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Shrimp Allergy, Seafood Capital

Kevin Allman navigates New Orleans with a shellfish allergy


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Living in New Orleans with a Shellfish Allergy

I love crawfish boils — but, please, don't be insulted if I eat before I come over.

Until I was in my early 20s, my favorite food was shrimp — not battered, deep-fried or served in a po-boy, but boiled and peeled shrimp cocktail, served ice-cold with horseradish-spiked cocktail sauce and lemon wedges. I could put them down like some people go through a couple of dozen oysters.

  On a trip to Baltimore and Annapolis, Md. I took full advantage of the Chesapeake Bay seafood, eating nothing but shrimp, blue crab and crab cakes for 24 hours. When my skin began itching, I ignored it, but pretty soon I was wheezing and my entire body began swelling up. (Think Violet Beauregarde from Willy Wonka and the Chocolate Factory — except Violet turned into a blueberry; I was just one giant angry brick-red hive.) I went to a Baltimore emergency room, where doctors took me right away and put me on a Benadryl drip, but they didn't make the connection between the reaction and seafood, and neither did I.

  A few months later, I was at a Chinese restaurant eating shrimp toast, shrimp rumaki, and honey-walnut shrimp when it happened again. This time the doctor delivered the bad news: No more shrimp. No more crab, crawfish or lobster. No more shellfish, ever.

  I'm not alone — in either the allergy or the late onset of it. According to a decade-old study published in the Journal of Allergy & Clinical Immunology, 60 percent of shellfish allergies develop in adulthood. Other allergies, like peanut sensitivities, tend to crop up at a fairly young age, but going into anaphylaxis after a bite of shrimp is something you can develop later in life. (And, yes, I mean you; the thought of never eating shellfish again would have been inconceivable to my old shrimp-scarfing self.)

  This is probably not such a big deal for residents of landlocked states, where staying away from the Red Lobster probably reduces the danger of shellfish reactions to zero. Living in south Louisiana, however, where shrimp is one of the four basic food groups, things are trickier. Speaking up in a restaurant is no problem, but when someone invites you to a home-cooked meal, who wants to be the pain in the ass who sends back a dietary restriction with the r.s.v.p.?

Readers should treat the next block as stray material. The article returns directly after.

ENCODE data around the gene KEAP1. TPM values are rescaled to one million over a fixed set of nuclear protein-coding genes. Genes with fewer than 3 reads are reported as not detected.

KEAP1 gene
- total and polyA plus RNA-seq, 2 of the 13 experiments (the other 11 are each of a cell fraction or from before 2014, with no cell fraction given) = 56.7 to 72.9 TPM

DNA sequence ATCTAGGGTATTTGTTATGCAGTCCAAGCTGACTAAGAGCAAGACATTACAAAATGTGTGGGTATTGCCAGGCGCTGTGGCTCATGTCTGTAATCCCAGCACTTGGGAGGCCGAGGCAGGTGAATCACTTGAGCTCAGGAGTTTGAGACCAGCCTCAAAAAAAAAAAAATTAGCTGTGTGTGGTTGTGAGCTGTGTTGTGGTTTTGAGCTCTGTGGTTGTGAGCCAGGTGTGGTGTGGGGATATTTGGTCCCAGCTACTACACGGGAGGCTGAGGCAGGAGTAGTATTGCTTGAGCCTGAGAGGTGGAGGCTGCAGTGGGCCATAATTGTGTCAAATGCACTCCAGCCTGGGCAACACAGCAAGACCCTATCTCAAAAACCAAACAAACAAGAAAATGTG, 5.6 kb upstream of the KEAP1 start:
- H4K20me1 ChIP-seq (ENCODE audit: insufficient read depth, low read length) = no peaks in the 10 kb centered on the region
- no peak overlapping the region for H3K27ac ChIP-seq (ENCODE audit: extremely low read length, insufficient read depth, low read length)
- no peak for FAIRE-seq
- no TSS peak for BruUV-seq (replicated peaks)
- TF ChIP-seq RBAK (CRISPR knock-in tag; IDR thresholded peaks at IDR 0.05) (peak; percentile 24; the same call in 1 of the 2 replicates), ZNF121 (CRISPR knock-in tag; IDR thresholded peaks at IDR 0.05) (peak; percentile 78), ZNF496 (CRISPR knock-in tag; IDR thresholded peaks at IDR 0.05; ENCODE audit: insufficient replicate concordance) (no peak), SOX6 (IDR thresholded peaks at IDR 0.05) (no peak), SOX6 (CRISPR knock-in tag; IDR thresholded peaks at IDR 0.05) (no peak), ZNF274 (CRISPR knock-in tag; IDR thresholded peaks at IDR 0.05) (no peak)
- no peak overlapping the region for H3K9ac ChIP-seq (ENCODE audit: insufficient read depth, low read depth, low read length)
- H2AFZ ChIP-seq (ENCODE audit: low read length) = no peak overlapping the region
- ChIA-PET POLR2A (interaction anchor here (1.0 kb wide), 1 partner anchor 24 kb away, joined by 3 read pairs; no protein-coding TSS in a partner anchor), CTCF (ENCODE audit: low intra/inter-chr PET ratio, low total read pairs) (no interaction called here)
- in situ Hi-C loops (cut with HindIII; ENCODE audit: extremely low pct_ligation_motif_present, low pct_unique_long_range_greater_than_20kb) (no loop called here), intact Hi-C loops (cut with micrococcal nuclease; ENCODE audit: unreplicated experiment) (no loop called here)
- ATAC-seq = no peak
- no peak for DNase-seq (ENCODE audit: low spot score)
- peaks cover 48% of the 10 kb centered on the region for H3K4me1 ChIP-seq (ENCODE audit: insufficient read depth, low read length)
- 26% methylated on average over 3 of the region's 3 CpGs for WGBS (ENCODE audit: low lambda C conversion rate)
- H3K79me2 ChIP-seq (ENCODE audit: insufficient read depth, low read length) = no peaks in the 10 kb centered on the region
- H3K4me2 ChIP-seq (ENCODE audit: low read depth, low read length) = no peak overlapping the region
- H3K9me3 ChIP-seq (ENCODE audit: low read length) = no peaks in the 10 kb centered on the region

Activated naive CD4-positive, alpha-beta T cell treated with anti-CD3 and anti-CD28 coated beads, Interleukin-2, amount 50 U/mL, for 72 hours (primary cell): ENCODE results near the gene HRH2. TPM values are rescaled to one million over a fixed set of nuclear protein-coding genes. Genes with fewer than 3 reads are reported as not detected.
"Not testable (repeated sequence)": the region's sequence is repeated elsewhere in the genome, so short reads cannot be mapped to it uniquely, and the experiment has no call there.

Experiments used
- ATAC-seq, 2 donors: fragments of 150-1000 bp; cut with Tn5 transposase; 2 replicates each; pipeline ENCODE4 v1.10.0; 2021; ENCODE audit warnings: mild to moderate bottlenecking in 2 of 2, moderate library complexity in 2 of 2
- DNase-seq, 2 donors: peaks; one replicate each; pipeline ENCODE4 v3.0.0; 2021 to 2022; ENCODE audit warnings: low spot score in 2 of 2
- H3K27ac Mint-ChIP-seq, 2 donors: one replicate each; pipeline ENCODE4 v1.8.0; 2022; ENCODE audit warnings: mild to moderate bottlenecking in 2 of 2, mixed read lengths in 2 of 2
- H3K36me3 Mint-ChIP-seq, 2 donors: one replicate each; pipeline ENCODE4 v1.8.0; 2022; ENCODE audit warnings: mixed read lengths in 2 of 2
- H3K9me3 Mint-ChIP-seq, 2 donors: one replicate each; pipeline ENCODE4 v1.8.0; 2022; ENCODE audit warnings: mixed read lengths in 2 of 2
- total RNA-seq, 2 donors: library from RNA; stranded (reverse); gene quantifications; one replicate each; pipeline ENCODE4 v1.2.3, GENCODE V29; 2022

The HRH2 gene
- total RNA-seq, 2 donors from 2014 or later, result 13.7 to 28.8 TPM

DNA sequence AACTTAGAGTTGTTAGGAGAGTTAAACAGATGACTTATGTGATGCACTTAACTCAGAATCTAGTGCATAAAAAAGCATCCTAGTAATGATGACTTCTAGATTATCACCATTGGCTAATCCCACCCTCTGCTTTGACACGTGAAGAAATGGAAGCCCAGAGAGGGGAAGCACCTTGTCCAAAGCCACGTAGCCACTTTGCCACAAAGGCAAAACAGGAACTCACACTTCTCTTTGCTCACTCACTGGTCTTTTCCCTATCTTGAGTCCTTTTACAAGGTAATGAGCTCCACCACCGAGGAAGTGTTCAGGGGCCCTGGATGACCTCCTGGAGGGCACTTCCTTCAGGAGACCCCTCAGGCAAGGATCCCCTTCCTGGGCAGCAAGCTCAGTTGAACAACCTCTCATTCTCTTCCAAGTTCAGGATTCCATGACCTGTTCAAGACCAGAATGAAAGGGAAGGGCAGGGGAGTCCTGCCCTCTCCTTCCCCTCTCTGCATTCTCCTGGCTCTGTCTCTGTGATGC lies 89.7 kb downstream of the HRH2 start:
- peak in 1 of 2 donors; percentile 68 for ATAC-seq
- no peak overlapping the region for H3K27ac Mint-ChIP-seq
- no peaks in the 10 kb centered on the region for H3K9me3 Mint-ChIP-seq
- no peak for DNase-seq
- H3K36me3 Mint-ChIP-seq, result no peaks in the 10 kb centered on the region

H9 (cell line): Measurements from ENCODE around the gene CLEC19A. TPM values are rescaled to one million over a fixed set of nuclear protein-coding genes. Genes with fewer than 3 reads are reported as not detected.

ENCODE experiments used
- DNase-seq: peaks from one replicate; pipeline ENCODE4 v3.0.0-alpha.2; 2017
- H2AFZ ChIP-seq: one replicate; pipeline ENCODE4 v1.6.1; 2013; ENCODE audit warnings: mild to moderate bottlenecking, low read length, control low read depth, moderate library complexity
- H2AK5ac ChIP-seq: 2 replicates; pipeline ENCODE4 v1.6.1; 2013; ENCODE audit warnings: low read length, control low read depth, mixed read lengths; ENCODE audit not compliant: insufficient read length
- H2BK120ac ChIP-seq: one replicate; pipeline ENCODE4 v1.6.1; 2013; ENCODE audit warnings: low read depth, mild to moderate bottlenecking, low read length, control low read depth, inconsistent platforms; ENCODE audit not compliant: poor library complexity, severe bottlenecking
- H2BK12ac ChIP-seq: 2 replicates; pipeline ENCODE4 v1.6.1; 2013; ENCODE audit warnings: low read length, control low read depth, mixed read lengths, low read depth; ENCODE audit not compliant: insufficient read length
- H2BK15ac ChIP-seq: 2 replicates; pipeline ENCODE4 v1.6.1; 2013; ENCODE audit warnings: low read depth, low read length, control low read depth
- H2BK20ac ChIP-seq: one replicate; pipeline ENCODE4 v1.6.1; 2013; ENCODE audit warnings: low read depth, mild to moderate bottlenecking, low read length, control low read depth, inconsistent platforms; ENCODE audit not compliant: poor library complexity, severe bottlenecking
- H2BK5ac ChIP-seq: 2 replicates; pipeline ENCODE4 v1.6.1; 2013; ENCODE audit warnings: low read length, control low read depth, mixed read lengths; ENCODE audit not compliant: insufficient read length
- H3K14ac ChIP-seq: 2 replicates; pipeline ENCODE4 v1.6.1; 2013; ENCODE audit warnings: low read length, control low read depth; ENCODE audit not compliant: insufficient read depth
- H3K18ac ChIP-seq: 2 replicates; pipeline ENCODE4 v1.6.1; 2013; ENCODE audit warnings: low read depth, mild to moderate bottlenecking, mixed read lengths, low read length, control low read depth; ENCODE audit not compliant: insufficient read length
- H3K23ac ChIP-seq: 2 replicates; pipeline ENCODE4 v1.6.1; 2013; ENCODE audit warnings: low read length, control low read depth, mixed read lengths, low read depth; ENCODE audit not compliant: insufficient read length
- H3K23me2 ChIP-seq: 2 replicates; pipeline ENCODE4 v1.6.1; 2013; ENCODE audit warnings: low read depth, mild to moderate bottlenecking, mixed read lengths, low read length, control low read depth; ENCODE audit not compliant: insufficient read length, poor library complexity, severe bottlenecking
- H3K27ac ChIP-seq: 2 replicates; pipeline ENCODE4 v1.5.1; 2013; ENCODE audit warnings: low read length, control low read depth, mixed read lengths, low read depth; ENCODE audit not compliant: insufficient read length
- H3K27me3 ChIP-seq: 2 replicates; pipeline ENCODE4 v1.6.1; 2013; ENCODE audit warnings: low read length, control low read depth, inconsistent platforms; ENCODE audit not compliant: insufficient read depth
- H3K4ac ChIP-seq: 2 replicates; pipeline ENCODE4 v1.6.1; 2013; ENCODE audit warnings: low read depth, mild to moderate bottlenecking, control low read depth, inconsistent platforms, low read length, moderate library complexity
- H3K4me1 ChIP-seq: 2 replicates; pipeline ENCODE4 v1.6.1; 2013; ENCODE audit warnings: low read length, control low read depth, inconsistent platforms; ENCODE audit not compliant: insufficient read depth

The most awkward moment I've ever experienced in a restaurant was at Bourbon House, at a lunch for a visiting food critic. The appetizer was a single shrimp, which the server cleared away without comment, but when I didn't touch my shrimp salad, suddenly there was a hand on my shoulder and a discreet question from the manager. It turned out there was to be shellfish in every course (had I known, I would have quietly declined the invitation, with regrets) and suddenly my plates were the center of attention as the server brought me a different order and table talk derailed to food allergies, turning a nice lunch into a discussion of special diets and embarrassing the hell out of me.

  I've never had a shrimp po-boy from Domilise's or Parkway Bakery and never tasted Pascal's Manale barbecue shrimp, but I've eaten at all those restaurants with friends, without drama. And I know there are substitutes available — some kosher stores, for instance, sell a shrimp substitute made of surimi, similar to "krabstick" at a sushi restaurant. But imitation shrimp is the Pat Boone or Miley Cyrus of the food world — a cultural appropriator that doesn't even come close to the original. I'll stick with fin fish or cephalopods like squid or octopus, or go off the grid and order something else entirely.

  There's always something good to eat in Louisiana, even if it's a hamburger at a crawfish boil.


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